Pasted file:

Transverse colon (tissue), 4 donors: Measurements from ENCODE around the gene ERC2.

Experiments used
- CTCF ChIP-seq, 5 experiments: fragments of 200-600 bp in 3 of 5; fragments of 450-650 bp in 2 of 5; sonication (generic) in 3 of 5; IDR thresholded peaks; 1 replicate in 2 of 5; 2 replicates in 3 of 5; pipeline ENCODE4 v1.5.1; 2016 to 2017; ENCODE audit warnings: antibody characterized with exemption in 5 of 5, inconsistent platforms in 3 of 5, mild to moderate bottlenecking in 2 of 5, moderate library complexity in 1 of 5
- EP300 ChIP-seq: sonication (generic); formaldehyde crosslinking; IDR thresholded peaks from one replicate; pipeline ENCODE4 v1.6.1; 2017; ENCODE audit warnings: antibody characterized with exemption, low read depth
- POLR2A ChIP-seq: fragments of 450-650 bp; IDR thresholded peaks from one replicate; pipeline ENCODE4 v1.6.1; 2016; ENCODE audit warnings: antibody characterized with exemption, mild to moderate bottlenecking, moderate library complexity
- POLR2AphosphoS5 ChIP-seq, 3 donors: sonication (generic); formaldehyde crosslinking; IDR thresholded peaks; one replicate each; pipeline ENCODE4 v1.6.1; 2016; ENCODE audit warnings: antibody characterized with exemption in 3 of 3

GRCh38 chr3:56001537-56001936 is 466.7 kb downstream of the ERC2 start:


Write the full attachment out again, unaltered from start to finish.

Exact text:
Transverse colon (tissue), 4 donors: Measurements from ENCODE around the gene ERC2.

Experiments used
- CTCF ChIP-seq, 5 experiments: fragments of 200-600 bp in 3 of 5; fragments of 450-650 bp in 2 of 5; sonication (generic) in 3 of 5; IDR thresholded peaks; 1 replicate in 2 of 5; 2 replicates in 3 of 5; pipeline ENCODE4 v1.5.1; 2016 to 2017; ENCODE audit warnings: antibody characterized with exemption in 5 of 5, inconsistent platforms in 3 of 5, mild to moderate bottlenecking in 2 of 5, moderate library complexity in 1 of 5
- EP300 ChIP-seq: sonication (generic); formaldehyde crosslinking; IDR thresholded peaks from one replicate; pipeline ENCODE4 v1.6.1; 2017; ENCODE audit warnings: antibody characterized with exemption, low read depth
- POLR2A ChIP-seq: fragments of 450-650 bp; IDR thresholded peaks from one replicate; pipeline ENCODE4 v1.6.1; 2016; ENCODE audit warnings: antibody characterized with exemption, mild to moderate bottlenecking, moderate library complexity
- POLR2AphosphoS5 ChIP-seq, 3 donors: sonication (generic); formaldehyde crosslinking; IDR thresholded peaks; one replicate each; pipeline ENCODE4 v1.6.1; 2016; ENCODE audit warnings: antibody characterized with exemption in 3 of 3

GRCh38 chr3:56001537-56001936 is 466.7 kb downstream of the ERC2 start: